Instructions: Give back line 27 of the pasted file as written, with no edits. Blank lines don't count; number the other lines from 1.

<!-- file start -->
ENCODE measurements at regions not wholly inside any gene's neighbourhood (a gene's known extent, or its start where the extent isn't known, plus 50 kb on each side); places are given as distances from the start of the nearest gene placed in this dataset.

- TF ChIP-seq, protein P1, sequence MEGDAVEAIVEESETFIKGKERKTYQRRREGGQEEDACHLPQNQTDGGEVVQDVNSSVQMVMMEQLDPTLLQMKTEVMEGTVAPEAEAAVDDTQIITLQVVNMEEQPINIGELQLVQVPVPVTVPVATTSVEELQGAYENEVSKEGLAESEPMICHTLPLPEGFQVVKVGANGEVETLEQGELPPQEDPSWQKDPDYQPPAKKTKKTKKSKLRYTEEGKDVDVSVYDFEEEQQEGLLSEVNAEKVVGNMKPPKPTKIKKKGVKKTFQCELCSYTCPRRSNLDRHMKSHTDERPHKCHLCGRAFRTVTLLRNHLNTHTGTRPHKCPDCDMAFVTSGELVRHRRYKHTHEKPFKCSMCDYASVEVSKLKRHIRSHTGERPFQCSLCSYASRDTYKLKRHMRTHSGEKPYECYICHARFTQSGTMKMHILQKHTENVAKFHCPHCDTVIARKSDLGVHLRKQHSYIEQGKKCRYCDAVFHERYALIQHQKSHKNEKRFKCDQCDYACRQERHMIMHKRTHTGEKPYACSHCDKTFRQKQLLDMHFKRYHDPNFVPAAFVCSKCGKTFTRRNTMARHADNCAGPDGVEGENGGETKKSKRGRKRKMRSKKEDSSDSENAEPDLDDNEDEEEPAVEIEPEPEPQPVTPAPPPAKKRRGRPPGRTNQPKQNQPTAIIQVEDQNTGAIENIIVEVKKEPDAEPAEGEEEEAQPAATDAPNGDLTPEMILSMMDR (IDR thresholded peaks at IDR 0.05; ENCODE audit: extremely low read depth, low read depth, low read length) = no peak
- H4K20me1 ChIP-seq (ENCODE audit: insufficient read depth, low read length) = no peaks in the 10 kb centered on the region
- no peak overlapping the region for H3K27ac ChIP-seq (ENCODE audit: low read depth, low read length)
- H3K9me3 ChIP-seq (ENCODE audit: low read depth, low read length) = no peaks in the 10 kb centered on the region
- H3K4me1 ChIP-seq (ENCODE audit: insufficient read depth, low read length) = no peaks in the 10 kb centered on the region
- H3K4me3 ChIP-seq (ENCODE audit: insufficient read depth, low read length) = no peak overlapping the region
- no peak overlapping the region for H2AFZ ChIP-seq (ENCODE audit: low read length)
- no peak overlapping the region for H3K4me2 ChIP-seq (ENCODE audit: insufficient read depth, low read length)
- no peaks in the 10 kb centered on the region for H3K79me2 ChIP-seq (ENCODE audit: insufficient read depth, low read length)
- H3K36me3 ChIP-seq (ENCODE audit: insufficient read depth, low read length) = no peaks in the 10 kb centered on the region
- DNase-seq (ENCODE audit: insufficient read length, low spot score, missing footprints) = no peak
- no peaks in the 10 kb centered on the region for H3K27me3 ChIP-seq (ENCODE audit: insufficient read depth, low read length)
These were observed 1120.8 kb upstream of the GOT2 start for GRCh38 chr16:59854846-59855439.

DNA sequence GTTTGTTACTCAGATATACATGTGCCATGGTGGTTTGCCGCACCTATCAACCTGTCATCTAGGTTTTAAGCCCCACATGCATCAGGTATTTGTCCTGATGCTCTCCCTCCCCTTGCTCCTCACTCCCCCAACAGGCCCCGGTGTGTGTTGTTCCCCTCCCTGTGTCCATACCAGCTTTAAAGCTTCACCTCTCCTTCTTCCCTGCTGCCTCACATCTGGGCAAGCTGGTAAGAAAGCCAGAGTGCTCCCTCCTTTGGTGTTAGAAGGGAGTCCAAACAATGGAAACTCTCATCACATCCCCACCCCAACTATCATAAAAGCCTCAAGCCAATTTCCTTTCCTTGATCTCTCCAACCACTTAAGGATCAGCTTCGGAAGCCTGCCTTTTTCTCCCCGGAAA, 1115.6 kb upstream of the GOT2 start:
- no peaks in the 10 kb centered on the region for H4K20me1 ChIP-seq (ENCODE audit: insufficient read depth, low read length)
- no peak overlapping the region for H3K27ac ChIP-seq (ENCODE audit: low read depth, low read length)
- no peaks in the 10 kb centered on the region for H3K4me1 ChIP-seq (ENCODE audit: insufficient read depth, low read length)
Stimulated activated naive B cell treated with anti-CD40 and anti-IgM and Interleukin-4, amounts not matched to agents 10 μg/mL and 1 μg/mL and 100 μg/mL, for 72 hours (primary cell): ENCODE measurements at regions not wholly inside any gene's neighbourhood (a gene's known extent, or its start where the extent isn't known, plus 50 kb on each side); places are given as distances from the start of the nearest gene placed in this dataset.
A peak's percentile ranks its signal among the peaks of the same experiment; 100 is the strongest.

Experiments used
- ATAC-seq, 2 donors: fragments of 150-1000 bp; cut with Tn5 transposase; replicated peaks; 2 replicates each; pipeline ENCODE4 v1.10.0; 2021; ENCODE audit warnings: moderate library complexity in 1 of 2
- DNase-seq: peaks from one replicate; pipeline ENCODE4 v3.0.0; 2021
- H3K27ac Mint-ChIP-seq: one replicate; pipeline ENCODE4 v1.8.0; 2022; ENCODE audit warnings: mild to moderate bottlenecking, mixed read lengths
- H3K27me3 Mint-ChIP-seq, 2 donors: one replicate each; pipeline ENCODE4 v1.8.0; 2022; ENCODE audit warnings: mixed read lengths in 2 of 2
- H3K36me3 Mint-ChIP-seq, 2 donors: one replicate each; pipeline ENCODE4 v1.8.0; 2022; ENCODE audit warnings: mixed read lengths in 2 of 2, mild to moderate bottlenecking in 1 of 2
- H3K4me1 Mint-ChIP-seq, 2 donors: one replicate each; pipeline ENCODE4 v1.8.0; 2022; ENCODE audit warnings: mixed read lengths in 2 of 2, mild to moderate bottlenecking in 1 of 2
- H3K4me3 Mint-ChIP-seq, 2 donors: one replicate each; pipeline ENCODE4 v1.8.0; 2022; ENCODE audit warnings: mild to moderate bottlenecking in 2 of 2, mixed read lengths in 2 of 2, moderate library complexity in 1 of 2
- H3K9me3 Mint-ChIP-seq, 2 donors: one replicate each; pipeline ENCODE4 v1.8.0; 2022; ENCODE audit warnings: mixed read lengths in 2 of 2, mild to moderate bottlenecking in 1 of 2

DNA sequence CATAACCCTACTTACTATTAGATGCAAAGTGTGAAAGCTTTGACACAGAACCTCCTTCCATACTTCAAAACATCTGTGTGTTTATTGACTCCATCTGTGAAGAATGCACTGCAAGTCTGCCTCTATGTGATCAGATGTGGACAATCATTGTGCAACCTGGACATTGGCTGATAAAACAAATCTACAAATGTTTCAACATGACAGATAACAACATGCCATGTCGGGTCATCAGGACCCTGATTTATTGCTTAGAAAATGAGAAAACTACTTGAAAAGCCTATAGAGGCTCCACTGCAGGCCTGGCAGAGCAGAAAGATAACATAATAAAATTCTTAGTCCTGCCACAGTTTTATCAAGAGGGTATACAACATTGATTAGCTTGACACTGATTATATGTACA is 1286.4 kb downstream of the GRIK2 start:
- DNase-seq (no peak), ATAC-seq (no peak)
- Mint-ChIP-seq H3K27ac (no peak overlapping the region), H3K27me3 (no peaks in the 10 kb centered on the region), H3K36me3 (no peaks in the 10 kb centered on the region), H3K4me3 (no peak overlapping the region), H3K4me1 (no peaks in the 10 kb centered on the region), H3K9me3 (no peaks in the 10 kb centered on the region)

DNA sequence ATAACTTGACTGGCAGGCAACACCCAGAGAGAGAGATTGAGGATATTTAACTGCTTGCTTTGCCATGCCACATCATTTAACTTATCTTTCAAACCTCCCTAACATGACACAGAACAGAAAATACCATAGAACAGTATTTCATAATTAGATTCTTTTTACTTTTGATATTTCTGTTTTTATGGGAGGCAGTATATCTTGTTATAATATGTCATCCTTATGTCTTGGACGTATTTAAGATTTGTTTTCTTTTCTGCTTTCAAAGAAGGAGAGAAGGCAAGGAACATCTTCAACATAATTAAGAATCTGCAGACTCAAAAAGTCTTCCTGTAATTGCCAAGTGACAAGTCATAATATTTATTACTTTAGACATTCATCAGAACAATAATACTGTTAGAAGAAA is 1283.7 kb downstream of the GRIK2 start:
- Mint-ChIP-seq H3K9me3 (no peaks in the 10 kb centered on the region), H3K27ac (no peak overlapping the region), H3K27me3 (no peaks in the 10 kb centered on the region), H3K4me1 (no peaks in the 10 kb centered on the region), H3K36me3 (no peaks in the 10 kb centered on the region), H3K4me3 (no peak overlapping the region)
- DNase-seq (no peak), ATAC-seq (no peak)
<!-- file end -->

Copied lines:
- H3K4me1 Mint-ChIP-seq, 2 donors: one replicate each; pipeline ENCODE4 v1.8.0; 2022; ENCODE audit warnings: mixed read lengths in 2 of 2, mild to moderate bottlenecking in 1 of 2